Thursday, August 25, 2016

Bizarre Scolds

Don't run with scissors. Wear a coat in the snow.
Those I expected to say.
But, there are things I have found myself saying, or yelling, which I never expected.
Here are some things that have actually come out of my mouth and flown towards my children:

Don't put your eyeball in your nose!
No throwing potatoes!
Don't put that minion under your shirt!
But it's ok to pet the snake.
Don't put avocados in your shirt.
This is not a kicking place, and those are not kicking carrots.
Don't make her eat her hair.
Don't put your fork in your shoe!
Don't yell at the clouds!
Do not color your armpit!
You can throw the hot dogs at me, but not the buns!

I'm also weird enough to have written them down.
So, yeah.

Monday, May 23, 2016

Things People Without Children Don't Appreciate, But Should

Putting on shoes and never finding Cheerios in them

Being able to pee--any time you want--without having to figure out what to do with the kids, and then completing the task without interruption

Watching TV shows during the day that include bad words, bad deeds, bad ideas, and bad examples

Shopping without considering what will make an infant or toddler or child or pre-teen happy

Leisurely scrolling through feeds, reading emails, posting blogs, playing games

Having a clean car

Having empty space in your house

Talking on the phone without a barrage of questions and "shows" happening on your side of the call

Not being randomly tackled and smothered with hugs and kisses when you're trying to get something done

Alternative list title:
Things That Will Make Me Sad When I Notice Them After My Kids Have Grown Up


Monday, April 25, 2016

Self-Popping Paint Bags!


A BIG thank you/shout out to for this great idea. You can read the real directions over on that blog. This is my "I don't have cornstarch, but it's a nice day today & I want to do this now while I'm thinking about it." version.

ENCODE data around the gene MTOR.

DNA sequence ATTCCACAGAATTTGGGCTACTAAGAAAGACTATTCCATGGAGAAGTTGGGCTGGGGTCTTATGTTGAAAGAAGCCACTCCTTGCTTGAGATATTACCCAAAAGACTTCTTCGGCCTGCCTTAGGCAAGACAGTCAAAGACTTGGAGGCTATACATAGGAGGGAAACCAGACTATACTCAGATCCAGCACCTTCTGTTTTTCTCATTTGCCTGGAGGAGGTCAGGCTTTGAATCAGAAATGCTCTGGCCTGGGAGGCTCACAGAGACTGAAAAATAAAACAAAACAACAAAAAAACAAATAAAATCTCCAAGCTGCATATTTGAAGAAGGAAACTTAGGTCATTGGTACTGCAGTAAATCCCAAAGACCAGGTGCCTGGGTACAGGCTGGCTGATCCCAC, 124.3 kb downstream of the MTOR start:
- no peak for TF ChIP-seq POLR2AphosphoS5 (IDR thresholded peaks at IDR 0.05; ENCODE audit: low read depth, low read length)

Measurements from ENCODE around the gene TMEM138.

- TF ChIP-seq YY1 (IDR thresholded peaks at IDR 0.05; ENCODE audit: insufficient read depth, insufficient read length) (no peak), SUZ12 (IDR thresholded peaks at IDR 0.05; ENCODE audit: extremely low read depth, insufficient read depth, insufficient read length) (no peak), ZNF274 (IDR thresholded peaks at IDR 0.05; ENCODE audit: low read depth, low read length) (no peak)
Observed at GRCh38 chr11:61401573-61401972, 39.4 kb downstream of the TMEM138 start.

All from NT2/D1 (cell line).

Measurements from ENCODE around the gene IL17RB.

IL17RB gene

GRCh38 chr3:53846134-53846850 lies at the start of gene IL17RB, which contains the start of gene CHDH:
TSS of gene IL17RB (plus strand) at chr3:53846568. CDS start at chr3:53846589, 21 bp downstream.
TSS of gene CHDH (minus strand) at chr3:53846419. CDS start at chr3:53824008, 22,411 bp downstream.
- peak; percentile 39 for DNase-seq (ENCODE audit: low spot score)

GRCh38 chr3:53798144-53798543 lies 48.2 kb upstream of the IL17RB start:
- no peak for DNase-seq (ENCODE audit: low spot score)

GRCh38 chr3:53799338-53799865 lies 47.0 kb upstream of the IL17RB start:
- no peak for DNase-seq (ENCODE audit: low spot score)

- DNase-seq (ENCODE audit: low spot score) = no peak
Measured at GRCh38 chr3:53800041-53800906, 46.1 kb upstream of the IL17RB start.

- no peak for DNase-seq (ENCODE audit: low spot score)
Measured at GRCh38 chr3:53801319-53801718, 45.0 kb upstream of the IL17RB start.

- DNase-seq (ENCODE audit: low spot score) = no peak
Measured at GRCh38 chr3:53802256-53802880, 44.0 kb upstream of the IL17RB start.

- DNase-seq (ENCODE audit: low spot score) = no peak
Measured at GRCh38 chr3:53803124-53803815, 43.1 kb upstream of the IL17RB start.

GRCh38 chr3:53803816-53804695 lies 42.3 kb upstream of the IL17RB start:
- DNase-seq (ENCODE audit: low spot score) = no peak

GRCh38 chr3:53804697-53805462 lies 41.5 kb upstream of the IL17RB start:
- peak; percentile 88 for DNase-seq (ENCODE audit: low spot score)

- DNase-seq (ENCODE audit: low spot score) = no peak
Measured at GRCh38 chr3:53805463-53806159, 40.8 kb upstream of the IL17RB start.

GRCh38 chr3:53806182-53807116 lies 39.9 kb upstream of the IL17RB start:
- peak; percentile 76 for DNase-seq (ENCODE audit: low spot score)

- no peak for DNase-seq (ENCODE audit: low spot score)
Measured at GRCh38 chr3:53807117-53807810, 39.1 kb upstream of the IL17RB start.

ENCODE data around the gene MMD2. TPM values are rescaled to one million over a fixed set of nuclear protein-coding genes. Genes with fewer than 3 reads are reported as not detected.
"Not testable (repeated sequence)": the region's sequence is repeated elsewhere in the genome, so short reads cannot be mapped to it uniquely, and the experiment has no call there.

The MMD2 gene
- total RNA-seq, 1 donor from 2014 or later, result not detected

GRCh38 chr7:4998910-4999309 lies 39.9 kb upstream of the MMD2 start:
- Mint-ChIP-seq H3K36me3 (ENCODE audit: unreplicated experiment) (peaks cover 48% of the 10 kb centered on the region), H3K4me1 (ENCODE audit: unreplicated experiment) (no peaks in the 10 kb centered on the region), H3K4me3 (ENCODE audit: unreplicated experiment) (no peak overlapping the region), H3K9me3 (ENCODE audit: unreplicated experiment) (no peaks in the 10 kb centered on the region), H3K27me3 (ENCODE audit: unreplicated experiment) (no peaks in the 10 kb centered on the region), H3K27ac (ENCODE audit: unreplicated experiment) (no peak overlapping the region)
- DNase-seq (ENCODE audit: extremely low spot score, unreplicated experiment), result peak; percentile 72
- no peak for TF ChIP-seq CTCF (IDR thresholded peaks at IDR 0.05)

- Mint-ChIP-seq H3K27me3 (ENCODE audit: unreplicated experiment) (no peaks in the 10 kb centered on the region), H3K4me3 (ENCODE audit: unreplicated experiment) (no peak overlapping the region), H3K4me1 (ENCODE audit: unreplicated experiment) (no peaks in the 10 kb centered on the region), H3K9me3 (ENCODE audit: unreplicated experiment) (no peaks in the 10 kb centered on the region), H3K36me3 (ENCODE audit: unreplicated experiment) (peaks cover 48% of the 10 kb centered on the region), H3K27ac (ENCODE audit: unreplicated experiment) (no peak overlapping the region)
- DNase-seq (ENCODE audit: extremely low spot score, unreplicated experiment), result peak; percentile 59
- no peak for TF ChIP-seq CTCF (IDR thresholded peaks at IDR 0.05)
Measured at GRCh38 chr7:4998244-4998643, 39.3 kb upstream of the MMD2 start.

Prep: I filled 6 plastic zipper-bags with vinegar and food coloring. I used a bunch of vinegar, and a new pack of food coloring. You can see in the photo how much was left of each color after filling the bags. I also cut some mini paper towels into quarters, filled each with baking soda, and folded them into little packets sealed shut with a dab of glue stick glue.

I put on "ok to get messy clothes," and told my sons to change from pants into shorts--no need for shirts or shoes. Then we went outside for some messy fun!

Exploding paint: We found the best method was for mommy to carefully slip a paper towel packet into a baggie, and hold the packet at the top, away from the vinegar, while sealing the bag. Then, one of the boys held onto the top of the bag, including the packet, and carried it to a spot on the ground where it was dropped. Finally came the short wait for a big pop and bubbling color spilling out!

Playing: After all the bags had exploded, the kids liked making footprints with the puddles of vinegar, and throwing the wet paper towels. Each boy  also enjoyed putting colorful hand prints directly onto his brother.
I often think I could be labelled "The Best Mom in the World" or "The Worst Mom in the World" for the same thing --depending on who's making the labels. Letting my kids toss vinegar and food coloring soaked paper towels at each other is one of those things

 Dried blobs: When the vinegar dried, and only colorful shapes remained, we talked about what the shapes looked like to us, and grabbed some sidewalk chalk. The yellow become a sun, and was joined by lots of other (blob-related and not-blob-related) drawings.
"Expert" Tip: Don't give your kids a kiss when you do this, or you'll end up with a mouthful of chalk and vinegar. Bleh!
Other than the gross kiss, this was a very fun activity!
I'm glad we wore play clothes, because it was even messier than I had anticipated, but I didn't have to tell either boy to stop so he wouldn't get messy. Messy was part of the fun!

Thanks again to Growing A Jeweled Rose for a great afternoon!

Wednesday, February 24, 2016


(If you are pregnant right now, and like to be super-prepared, I totally understand if you are reading this to make a secondary "just in case" bag.)
Parents with babies in the NICU rarely knew they were going to be there. Sometimes the baby was born so early, the family is not even prepared to bring the child home, and they certainly weren't ready for a long stay in the hospital. There is a lot of stress and worry, frustration, and fear. There are a lot of big decisions.

But there's also a "practical" aspect to the stay. And that's something with which you can help. Even if the baby wasn't born early, a two or three night stay turning into several weeks is still a big change to any plans.